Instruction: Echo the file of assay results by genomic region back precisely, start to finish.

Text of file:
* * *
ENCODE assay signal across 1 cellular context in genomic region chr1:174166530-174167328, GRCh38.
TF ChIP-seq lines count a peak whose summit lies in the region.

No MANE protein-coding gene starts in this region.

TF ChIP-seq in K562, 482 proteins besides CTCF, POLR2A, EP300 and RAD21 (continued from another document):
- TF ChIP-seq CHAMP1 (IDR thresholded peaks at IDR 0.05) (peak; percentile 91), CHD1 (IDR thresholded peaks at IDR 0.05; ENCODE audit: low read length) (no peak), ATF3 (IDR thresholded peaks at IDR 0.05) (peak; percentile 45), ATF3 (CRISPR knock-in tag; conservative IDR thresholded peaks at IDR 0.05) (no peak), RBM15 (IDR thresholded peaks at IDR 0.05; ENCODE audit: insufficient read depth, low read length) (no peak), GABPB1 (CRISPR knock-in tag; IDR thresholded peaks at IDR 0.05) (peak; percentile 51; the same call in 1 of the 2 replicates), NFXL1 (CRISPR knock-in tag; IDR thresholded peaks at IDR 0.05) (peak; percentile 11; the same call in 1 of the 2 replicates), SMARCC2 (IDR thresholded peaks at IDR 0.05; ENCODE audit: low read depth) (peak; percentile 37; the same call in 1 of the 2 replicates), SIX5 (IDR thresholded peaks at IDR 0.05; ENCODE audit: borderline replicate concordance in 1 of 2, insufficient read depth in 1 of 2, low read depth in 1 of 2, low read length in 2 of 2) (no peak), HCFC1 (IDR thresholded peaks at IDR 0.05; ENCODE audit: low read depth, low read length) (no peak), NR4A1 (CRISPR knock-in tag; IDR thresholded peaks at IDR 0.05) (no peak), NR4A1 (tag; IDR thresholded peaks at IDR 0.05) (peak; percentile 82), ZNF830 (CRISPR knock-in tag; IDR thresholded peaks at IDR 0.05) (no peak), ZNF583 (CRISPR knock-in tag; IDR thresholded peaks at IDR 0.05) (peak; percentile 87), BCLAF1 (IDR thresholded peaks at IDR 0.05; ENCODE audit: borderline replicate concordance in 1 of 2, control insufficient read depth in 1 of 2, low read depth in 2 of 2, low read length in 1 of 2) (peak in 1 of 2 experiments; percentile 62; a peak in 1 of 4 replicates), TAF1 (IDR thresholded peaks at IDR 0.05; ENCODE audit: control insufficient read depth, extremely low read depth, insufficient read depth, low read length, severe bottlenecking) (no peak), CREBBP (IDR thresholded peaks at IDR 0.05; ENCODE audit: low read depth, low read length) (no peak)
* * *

ENCODE assay signal across 1 cellular context in genomic region chr1:174166530-174167328, GRCh38.
TF ChIP-seq lines count a peak whose summit lies in the region.

No MANE protein-coding gene starts in this region.

TF ChIP-seq in K562, 482 proteins besides CTCF, POLR2A, EP300 and RAD21 (continued from another document):
- TF ChIP-seq CHAMP1 (IDR thresholded peaks at IDR 0.05) (peak; percentile 91), CHD1 (IDR thresholded peaks at IDR 0.05; ENCODE audit: low read length) (no peak), ATF3 (IDR thresholded peaks at IDR 0.05) (peak; percentile 45), ATF3 (CRISPR knock-in tag; conservative IDR thresholded peaks at IDR 0.05) (no peak), RBM15 (IDR thresholded peaks at IDR 0.05; ENCODE audit: insufficient read depth, low read length) (no peak), GABPB1 (CRISPR knock-in tag; IDR thresholded peaks at IDR 0.05) (peak; percentile 51; the same call in 1 of the 2 replicates), NFXL1 (CRISPR knock-in tag; IDR thresholded peaks at IDR 0.05) (peak; percentile 11; the same call in 1 of the 2 replicates), SMARCC2 (IDR thresholded peaks at IDR 0.05; ENCODE audit: low read depth) (peak; percentile 37; the same call in 1 of the 2 replicates), SIX5 (IDR thresholded peaks at IDR 0.05; ENCODE audit: borderline replicate concordance in 1 of 2, insufficient read depth in 1 of 2, low read depth in 1 of 2, low read length in 2 of 2) (no peak), HCFC1 (IDR thresholded peaks at IDR 0.05; ENCODE audit: low read depth, low read length) (no peak), NR4A1 (CRISPR knock-in tag; IDR thresholded peaks at IDR 0.05) (no peak), NR4A1 (tag; IDR thresholded peaks at IDR 0.05) (peak; percentile 82), ZNF830 (CRISPR knock-in tag; IDR thresholded peaks at IDR 0.05) (no peak), ZNF583 (CRISPR knock-in tag; IDR thresholded peaks at IDR 0.05) (peak; percentile 87), BCLAF1 (IDR thresholded peaks at IDR 0.05; ENCODE audit: borderline replicate concordance in 1 of 2, control insufficient read depth in 1 of 2, low read depth in 2 of 2, low read length in 1 of 2) (peak in 1 of 2 experiments; percentile 62; a peak in 1 of 4 replicates), TAF1 (IDR thresholded peaks at IDR 0.05; ENCODE audit: control insufficient read depth, extremely low read depth, insufficient read depth, low read length, severe bottlenecking) (no peak), CREBBP (IDR thresholded peaks at IDR 0.05; ENCODE audit: low read depth, low read length) (no peak)